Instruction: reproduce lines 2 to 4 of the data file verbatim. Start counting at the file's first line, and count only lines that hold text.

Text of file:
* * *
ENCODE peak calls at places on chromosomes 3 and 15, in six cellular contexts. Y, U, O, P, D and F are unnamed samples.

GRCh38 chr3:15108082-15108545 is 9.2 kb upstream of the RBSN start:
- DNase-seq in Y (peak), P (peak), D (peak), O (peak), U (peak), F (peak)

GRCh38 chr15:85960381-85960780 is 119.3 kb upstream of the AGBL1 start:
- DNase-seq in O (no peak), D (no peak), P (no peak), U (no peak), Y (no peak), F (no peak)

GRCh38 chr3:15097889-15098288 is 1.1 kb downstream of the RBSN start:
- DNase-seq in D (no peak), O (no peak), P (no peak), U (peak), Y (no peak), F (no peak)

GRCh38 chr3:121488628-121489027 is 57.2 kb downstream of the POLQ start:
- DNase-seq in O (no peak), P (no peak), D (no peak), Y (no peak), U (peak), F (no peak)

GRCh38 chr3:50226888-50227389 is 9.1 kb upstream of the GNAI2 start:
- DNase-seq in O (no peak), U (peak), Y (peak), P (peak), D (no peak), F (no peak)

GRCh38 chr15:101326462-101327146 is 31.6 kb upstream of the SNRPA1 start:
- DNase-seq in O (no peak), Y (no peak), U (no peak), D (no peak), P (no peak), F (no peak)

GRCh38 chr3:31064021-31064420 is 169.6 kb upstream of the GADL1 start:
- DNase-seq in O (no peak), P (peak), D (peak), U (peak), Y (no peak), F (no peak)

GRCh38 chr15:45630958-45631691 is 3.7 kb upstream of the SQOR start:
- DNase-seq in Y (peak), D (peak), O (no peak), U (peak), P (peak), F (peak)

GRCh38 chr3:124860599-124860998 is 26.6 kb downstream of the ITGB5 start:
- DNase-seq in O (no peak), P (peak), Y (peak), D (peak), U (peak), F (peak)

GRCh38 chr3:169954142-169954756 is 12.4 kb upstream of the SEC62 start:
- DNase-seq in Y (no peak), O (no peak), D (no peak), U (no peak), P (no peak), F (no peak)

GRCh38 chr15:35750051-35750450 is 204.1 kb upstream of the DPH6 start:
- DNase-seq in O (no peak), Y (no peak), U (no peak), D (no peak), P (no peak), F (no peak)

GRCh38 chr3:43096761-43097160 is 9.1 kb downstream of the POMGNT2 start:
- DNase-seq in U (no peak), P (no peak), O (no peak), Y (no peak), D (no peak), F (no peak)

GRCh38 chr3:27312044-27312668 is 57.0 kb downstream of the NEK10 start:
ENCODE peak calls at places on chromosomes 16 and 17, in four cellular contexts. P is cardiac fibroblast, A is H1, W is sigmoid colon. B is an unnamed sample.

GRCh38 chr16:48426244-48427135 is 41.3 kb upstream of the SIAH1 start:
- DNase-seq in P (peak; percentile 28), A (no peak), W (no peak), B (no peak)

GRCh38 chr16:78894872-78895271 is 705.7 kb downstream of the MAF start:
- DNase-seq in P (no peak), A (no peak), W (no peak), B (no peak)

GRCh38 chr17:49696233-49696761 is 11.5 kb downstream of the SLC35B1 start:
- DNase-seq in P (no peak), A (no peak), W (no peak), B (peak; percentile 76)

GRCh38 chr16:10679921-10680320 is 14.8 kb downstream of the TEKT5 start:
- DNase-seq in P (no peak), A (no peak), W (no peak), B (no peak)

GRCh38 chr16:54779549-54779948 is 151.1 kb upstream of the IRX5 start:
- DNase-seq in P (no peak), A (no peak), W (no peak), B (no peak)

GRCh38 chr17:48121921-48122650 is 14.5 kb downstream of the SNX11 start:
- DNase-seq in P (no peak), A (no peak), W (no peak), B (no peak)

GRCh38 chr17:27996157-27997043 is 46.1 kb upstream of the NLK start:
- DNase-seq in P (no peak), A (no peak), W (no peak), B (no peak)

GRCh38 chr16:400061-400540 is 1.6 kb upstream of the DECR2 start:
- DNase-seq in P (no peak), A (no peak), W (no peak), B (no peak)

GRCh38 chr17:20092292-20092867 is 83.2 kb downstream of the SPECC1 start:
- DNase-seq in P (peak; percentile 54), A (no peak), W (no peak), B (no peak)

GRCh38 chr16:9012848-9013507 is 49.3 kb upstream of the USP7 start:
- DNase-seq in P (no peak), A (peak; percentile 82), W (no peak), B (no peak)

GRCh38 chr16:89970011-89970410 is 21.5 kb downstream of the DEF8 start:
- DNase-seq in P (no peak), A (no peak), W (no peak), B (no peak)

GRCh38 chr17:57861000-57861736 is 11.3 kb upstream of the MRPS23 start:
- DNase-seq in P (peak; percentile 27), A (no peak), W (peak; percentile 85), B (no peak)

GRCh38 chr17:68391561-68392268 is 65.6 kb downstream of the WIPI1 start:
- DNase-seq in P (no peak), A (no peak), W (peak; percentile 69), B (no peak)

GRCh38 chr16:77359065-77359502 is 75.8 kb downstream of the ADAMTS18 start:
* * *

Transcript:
GRCh38 chr3:15108082-15108545 is 9.2 kb upstream of the RBSN start:
- DNase-seq in Y (peak), P (peak), D (peak), O (peak), U (peak), F (peak)

GRCh38 chr15:85960381-85960780 is 119.3 kb upstream of the AGBL1 start: